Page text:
UMEM Educational Pearls


Take Home Point:

  • According to a recent article in the NEJM there does not seem to be any difference in the rate of symptomatic venous thromboembolism (VTE) in patients given low molecular weight heparin that underwent arthorscopy or had lower leg casting at 3 months.  
  • Overall, the rates of VTE were really low ( casting: 1.4% vs. 1.8%; arthroscopy: 0.7% vs. 0.4%), so there is probably not need for prophalaxis in these patients. 


Low-molecular-weight heparin doesn't seem to prevent symptomatic venous thromboembolism (VTE) in patients undergoing knee arthroscopy or lower leg casting, suggest two trials in the New England Journal of Medicine.

The study was conducted by Dutch researcheers and randomized 1500 patients who underwent lower leg casting or knee arthoscopy to receive no anticoagulation or low molecular weight heparin.  Patients were either treated for the entire duration of immobilzation or 8 days after their surgery (arthroscopy patients)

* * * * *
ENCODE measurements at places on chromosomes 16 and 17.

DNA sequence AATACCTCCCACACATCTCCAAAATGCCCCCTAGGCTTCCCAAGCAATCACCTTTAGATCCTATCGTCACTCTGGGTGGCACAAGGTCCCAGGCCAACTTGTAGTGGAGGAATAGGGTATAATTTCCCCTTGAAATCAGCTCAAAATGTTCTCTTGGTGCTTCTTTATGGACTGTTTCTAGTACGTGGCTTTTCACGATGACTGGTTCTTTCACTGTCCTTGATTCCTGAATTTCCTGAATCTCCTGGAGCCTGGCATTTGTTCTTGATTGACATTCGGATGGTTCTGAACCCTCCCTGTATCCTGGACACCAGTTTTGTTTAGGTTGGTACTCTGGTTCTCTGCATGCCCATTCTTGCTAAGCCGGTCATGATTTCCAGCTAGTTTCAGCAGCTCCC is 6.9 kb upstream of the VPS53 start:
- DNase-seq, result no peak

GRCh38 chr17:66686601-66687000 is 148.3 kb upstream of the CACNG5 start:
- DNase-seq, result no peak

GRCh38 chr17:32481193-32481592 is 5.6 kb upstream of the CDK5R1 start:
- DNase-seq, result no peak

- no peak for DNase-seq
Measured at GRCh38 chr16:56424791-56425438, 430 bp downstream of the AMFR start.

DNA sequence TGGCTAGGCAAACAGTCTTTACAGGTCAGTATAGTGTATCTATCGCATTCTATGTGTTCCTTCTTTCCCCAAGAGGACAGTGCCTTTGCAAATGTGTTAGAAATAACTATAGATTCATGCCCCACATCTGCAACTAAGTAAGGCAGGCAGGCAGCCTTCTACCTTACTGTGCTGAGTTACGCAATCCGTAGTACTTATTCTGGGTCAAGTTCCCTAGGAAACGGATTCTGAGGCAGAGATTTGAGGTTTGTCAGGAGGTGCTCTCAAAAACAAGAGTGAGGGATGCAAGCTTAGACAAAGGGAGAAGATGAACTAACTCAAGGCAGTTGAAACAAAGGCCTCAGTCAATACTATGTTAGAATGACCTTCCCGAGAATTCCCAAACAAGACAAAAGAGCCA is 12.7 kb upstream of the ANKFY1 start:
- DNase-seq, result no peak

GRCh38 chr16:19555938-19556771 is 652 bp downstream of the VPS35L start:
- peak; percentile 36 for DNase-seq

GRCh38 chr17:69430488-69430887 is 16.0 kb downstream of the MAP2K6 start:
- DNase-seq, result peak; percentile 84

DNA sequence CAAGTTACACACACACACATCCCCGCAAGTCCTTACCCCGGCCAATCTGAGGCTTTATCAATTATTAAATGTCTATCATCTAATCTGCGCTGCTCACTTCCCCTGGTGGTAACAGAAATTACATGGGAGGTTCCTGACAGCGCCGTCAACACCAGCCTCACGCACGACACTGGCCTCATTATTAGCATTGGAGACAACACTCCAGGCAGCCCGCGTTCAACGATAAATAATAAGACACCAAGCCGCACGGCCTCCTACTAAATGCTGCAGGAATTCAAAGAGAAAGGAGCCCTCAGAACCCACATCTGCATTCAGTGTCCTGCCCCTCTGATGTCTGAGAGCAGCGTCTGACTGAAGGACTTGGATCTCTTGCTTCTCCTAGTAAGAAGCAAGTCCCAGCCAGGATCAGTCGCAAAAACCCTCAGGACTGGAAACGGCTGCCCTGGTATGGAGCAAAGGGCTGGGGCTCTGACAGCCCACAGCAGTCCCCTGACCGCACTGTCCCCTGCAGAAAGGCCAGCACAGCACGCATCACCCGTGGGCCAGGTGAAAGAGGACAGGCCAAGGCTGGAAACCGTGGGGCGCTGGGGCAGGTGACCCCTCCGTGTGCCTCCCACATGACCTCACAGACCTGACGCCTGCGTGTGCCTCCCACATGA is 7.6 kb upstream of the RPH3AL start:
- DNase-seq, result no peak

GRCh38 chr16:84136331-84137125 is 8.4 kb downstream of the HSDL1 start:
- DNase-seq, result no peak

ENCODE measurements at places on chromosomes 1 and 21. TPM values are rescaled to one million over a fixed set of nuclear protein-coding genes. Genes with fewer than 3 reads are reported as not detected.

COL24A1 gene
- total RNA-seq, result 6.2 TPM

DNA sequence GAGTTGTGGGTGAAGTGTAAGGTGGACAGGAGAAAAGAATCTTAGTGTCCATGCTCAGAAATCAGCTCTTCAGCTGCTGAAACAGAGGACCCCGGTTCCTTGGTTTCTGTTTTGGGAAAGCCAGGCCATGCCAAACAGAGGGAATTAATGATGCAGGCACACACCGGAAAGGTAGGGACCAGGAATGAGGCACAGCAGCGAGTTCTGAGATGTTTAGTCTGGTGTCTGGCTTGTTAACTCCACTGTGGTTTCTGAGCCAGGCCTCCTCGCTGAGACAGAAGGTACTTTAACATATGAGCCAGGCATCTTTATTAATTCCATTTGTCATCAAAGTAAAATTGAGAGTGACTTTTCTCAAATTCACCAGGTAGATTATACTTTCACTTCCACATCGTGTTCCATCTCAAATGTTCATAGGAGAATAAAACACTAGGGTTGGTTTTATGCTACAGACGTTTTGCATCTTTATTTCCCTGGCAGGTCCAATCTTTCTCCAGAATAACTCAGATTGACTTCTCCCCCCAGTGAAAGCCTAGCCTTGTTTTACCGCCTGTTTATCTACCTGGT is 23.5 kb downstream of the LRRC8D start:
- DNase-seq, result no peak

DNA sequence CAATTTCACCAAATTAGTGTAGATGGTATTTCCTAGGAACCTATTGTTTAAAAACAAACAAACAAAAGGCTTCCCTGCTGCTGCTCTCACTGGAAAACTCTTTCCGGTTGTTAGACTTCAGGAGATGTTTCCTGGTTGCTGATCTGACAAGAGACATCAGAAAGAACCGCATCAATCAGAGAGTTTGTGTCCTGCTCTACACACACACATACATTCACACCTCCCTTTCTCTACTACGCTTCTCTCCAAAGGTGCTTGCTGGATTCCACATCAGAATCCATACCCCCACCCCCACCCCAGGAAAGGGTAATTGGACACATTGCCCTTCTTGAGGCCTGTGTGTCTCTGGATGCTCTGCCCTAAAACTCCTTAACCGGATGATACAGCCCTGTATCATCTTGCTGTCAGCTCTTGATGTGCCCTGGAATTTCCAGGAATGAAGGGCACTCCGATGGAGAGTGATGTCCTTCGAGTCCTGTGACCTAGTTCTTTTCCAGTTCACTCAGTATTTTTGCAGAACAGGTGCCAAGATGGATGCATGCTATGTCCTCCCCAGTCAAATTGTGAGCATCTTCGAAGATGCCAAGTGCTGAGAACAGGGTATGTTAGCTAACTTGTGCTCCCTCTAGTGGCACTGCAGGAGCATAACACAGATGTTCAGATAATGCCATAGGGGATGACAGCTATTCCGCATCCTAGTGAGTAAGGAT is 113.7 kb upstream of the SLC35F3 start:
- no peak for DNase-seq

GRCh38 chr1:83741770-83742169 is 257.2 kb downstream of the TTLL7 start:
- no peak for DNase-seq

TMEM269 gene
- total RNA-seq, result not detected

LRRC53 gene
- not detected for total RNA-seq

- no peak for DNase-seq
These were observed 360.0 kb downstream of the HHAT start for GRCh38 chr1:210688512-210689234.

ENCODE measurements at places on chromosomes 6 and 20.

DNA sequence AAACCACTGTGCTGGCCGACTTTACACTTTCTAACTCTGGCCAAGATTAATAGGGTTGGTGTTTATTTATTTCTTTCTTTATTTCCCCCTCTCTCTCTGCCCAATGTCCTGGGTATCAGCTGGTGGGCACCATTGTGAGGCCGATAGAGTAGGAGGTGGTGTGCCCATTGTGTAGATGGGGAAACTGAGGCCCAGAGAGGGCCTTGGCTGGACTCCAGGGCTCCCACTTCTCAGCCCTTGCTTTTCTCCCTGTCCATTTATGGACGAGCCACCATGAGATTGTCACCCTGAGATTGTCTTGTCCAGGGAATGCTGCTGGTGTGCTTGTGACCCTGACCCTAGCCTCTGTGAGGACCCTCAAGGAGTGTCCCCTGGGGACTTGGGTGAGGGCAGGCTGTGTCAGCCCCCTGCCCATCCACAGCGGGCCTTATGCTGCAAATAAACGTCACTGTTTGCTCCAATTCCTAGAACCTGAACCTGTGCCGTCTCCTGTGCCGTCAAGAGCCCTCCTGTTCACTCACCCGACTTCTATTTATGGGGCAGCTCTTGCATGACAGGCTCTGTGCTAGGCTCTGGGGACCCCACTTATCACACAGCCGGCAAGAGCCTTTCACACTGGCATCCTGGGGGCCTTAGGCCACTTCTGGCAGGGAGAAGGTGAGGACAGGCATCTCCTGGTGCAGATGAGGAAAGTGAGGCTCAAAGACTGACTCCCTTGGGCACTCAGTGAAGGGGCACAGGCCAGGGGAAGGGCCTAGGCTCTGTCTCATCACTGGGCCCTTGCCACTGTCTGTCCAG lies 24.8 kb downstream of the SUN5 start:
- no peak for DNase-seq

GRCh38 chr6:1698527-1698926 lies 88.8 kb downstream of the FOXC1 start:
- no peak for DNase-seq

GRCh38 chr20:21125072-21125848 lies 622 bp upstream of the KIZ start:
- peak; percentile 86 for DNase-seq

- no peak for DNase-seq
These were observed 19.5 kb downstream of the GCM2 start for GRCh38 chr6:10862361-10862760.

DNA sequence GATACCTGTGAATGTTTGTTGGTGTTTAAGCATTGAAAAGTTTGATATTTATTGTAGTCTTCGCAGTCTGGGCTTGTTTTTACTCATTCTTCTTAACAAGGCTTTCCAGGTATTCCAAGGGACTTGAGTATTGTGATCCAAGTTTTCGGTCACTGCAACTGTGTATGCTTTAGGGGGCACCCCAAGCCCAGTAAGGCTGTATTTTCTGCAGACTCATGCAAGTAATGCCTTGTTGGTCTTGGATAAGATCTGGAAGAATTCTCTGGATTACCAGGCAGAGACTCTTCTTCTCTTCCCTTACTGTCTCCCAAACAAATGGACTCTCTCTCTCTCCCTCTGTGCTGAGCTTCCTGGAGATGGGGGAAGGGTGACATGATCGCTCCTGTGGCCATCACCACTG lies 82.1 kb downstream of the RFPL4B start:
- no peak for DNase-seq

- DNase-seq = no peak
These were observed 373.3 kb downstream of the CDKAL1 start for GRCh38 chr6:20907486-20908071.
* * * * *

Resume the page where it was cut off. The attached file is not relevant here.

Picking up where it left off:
The rates of VTE in patients at 3 months of follow up where arthroscopy: 0.7% vs. 0.4%; casting: 1.4% vs. 1.8%.  So overall very low rates of VTE, and no real difference between the groups.  

A large cohort might have shown some benefit, but since the incidence is so low there is probably no reason to prophlactically treat these patients and increase their risk of major bleeding events, which was also low in the study.

The article can be found at


van Adrichem RA, Nemeth B, Algra A, le Cessie S, Rosendaal FR, Schipper IB, et al. Thromboprophylaxis after Knee Arthroscopy and Lower-Leg Casting. N Engl J Med 2016.